Although I have nothing against other packages, it'd be a tough thing for me to switch! Photoshop CS2 is second nature to me - I hardly have to think about it.

If more were closer to here it might be interesting to do a Photoshop tutorial session... but I'd need some funding and time!
Matt
http://www.mattmatic.co.uk
(For gallery, tips and links)

Unlocker

Link Posted 10/07/2008 - 14:16
MattMatic wrote:
If more were closer to here it might be interesting to do a Photoshop tutorial session... but I'd need some funding and time!
Matt

How's about we all come down the south coast, take some pictures, you can play with our new shiny toys, you show us the basics with photoshop, we buy you fish and chips with a beer or two?

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Clarky

Link Posted 10/07/2008 - 14:17
MattMatic wrote:
It depends what you use it for.... (as ever).

For pure photography, Photoshop Elements is hard to beat. I find the Adobe way of handling filters and layers much faster than any other package. However, I have nothing against Gimp, Paint Shop Pro, or anything else that gets the job done.

However, Photoshop CS2 is invaluable to me for the following reasons:
* Pen tool with clipping paths (can't live without this one)
* Decent colour management engine for soft-proofing and conversion
* 16-bit image support
* Layers (I know there are plugins with PSE). CS2 has layer groups too. Essential for the way I work (with at least a dozen layers at a time)
* Actions (ie macros). I use several third party actions in my workflow, and that saves a lot of time.
* Integration with Illustrator

I could add this list of items that I know are in many other packages, but are still essential:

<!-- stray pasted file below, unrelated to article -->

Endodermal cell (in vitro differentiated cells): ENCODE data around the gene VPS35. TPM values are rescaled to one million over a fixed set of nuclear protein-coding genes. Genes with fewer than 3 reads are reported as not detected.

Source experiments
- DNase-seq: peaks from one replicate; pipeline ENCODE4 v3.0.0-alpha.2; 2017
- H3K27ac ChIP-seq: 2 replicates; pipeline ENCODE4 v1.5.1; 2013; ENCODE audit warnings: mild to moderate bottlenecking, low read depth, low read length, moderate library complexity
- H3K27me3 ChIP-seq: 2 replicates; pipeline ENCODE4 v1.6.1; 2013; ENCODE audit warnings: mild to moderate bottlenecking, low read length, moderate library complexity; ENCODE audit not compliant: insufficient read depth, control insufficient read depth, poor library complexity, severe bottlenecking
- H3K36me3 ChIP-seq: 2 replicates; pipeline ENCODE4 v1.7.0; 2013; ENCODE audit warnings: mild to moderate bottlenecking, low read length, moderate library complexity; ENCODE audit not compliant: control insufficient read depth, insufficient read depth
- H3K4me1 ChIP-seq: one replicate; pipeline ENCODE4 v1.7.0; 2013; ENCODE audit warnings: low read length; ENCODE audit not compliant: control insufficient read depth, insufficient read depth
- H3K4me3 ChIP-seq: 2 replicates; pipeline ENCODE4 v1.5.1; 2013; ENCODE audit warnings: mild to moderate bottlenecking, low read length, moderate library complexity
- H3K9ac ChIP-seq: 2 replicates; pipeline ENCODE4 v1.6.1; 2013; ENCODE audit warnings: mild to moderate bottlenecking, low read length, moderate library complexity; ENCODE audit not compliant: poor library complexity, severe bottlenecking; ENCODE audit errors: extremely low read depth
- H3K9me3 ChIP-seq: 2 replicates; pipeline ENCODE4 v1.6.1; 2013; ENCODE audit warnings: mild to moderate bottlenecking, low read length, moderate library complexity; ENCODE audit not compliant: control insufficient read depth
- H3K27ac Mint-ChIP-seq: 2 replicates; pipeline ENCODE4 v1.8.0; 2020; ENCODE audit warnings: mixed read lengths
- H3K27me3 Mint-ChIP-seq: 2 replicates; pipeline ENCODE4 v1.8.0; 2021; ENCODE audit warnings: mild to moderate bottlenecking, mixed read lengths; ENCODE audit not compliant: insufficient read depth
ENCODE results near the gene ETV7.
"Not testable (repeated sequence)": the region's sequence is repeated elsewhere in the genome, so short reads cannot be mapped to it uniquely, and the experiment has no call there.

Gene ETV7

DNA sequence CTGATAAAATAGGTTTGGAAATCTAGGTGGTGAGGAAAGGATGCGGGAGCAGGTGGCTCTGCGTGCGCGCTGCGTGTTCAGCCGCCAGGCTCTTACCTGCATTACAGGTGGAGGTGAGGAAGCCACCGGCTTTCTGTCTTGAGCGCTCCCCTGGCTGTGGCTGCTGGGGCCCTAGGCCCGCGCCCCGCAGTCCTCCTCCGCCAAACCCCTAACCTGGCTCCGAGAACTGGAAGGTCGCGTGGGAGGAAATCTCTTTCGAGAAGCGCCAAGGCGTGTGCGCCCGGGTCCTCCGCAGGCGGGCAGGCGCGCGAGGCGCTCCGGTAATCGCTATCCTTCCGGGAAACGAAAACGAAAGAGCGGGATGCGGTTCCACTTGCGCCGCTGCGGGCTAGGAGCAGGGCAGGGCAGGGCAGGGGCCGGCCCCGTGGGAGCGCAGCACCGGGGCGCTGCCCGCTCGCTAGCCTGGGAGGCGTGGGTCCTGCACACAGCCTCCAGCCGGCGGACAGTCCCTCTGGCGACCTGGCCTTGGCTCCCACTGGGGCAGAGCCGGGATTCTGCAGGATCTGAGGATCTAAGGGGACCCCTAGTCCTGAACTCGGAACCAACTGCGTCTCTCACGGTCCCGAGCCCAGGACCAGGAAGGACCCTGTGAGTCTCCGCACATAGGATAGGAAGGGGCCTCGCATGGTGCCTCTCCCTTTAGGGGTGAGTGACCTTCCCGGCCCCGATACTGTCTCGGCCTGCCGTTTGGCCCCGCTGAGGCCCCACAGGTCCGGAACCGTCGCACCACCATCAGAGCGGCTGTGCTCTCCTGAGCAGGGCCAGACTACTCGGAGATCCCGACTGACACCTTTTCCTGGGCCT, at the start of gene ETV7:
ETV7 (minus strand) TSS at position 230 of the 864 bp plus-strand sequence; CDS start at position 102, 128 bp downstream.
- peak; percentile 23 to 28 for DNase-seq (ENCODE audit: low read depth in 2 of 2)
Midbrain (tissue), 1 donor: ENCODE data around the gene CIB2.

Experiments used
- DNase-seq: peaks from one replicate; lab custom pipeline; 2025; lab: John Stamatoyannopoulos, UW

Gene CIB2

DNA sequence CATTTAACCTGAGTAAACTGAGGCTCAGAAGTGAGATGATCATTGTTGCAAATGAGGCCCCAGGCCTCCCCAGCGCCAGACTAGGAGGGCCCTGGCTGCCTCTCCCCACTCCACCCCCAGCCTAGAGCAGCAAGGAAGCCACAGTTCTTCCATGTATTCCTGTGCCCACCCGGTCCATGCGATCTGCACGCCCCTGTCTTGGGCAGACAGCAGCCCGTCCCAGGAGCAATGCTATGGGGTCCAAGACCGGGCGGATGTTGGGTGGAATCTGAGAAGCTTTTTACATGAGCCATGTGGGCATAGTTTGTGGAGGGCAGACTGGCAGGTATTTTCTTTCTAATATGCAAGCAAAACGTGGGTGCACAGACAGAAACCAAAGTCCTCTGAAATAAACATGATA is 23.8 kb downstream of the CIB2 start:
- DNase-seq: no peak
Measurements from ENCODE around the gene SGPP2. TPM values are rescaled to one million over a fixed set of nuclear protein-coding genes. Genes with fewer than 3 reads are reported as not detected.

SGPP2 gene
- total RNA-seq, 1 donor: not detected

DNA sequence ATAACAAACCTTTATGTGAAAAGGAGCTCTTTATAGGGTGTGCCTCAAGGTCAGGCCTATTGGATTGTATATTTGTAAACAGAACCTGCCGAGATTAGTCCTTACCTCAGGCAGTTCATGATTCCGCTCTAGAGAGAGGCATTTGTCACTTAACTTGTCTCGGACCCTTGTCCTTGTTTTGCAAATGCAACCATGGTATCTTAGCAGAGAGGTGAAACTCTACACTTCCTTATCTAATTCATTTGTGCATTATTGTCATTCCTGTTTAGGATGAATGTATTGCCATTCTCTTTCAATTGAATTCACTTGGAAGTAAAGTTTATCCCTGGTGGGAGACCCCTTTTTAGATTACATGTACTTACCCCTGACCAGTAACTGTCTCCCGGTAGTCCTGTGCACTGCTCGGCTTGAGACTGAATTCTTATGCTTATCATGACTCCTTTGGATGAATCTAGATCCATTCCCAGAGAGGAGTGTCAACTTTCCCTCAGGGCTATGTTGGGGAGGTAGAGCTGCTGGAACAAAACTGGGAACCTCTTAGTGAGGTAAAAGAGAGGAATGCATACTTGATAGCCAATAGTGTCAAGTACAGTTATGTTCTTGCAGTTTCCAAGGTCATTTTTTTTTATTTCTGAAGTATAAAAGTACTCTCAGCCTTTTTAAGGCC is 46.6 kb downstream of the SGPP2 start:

* Curves
* Blend modes (especially for luminosity & hue)
* Keyboard links to tools (I work with a Wacom + keyboard simultaneously)
* Industry standard plugins (though most other tools can support them too).

As I mentioned, it's the speed of filter & layer previews that I haven't found elsewhere. Most packages seem to apply the filter to the whole image as you adjust. It looks like Photoshop only does this to the current view, in the current zoom setting - so it's almost instant.

Although I have nothing against other packages, it'd be a tough thing for me to switch! Photoshop CS2 is second nature to me - I hardly have to think about it.

If more were closer to here it might be interesting to do a Photoshop tutorial session... but I'd need some funding and time!
Matt

You make it sound alllll so easy Matt
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Gwyn

Link Posted 10/07/2008 - 14:24
I use PSE 6 for everything - so also for RAW conversion. OK the RAW converter isn't brilliant but it is heaps better than it was in PSE 4, as is the whole package.
Why do I use PSE? I was given PSE4 as a present. It did nearly everything I wanted it to do, and PSE6 is very near perfect for me. I don't need the full PS package. I'd never use most of the features, and I 'd rather spend the dosh on camera equipment to be honest (which is also why I use PSE for RAW conversions too - can't really justify forking out more cash on a separate program at this point). My friend, a graphic designer, uses CS3 at home for fun, but rarely for photos. She likes "painting" with it.